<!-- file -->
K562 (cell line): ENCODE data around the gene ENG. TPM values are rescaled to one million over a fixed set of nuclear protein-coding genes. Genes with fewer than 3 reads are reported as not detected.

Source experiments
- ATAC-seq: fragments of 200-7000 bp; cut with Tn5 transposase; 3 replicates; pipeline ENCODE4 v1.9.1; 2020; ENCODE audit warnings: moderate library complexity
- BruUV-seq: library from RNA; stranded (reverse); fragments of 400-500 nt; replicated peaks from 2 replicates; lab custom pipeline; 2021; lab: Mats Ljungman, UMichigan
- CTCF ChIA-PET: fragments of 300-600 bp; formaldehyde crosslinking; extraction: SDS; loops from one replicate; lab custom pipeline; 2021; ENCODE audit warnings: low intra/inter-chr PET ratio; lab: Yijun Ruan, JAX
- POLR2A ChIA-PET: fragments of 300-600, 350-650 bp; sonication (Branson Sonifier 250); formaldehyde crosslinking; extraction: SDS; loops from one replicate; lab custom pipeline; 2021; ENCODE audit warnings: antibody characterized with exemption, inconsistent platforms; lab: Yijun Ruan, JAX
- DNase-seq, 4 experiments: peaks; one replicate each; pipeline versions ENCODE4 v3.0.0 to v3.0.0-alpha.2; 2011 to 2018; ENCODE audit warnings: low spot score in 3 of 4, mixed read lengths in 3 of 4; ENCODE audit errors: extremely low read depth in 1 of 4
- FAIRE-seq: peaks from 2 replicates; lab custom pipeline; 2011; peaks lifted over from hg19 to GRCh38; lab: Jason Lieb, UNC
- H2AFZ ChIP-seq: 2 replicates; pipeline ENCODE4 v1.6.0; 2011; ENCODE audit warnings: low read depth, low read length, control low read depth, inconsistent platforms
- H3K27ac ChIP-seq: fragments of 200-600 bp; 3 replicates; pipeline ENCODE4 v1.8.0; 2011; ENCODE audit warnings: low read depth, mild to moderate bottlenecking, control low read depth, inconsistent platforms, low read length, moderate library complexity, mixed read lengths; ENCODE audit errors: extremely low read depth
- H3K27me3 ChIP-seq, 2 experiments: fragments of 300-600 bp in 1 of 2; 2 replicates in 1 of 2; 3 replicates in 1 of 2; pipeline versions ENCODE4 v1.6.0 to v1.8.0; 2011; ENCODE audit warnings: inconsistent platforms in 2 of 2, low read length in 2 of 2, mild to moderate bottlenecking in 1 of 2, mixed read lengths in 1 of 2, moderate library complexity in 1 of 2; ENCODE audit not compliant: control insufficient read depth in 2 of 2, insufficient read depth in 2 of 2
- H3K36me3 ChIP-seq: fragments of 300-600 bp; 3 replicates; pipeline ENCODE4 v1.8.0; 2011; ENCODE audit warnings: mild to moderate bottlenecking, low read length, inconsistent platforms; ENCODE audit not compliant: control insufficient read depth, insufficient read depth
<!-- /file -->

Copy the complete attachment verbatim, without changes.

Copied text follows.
K562 (cell line): ENCODE data around the gene ENG. TPM values are rescaled to one million over a fixed set of nuclear protein-coding genes. Genes with fewer than 3 reads are reported as not detected.

Source experiments
- ATAC-seq: fragments of 200-7000 bp; cut with Tn5 transposase; 3 replicates; pipeline ENCODE4 v1.9.1; 2020; ENCODE audit warnings: moderate library complexity
- BruUV-seq: library from RNA; stranded (reverse); fragments of 400-500 nt; replicated peaks from 2 replicates; lab custom pipeline; 2021; lab: Mats Ljungman, UMichigan
- CTCF ChIA-PET: fragments of 300-600 bp; formaldehyde crosslinking; extraction: SDS; loops from one replicate; lab custom pipeline; 2021; ENCODE audit warnings: low intra/inter-chr PET ratio; lab: Yijun Ruan, JAX
- POLR2A ChIA-PET: fragments of 300-600, 350-650 bp; sonication (Branson Sonifier 250); formaldehyde crosslinking; extraction: SDS; loops from one replicate; lab custom pipeline; 2021; ENCODE audit warnings: antibody characterized with exemption, inconsistent platforms; lab: Yijun Ruan, JAX
- DNase-seq, 4 experiments: peaks; one replicate each; pipeline versions ENCODE4 v3.0.0 to v3.0.0-alpha.2; 2011 to 2018; ENCODE audit warnings: low spot score in 3 of 4, mixed read lengths in 3 of 4; ENCODE audit errors: extremely low read depth in 1 of 4
- FAIRE-seq: peaks from 2 replicates; lab custom pipeline; 2011; peaks lifted over from hg19 to GRCh38; lab: Jason Lieb, UNC
- H2AFZ ChIP-seq: 2 replicates; pipeline ENCODE4 v1.6.0; 2011; ENCODE audit warnings: low read depth, low read length, control low read depth, inconsistent platforms
- H3K27ac ChIP-seq: fragments of 200-600 bp; 3 replicates; pipeline ENCODE4 v1.8.0; 2011; ENCODE audit warnings: low read depth, mild to moderate bottlenecking, control low read depth, inconsistent platforms, low read length, moderate library complexity, mixed read lengths; ENCODE audit errors: extremely low read depth
- H3K27me3 ChIP-seq, 2 experiments: fragments of 300-600 bp in 1 of 2; 2 replicates in 1 of 2; 3 replicates in 1 of 2; pipeline versions ENCODE4 v1.6.0 to v1.8.0; 2011; ENCODE audit warnings: inconsistent platforms in 2 of 2, low read length in 2 of 2, mild to moderate bottlenecking in 1 of 2, mixed read lengths in 1 of 2, moderate library complexity in 1 of 2; ENCODE audit not compliant: control insufficient read depth in 2 of 2, insufficient read depth in 2 of 2
- H3K36me3 ChIP-seq: fragments of 300-600 bp; 3 replicates; pipeline ENCODE4 v1.8.0; 2011; ENCODE audit warnings: mild to moderate bottlenecking, low read length, inconsistent platforms; ENCODE audit not compliant: control insufficient read depth, insufficient read depth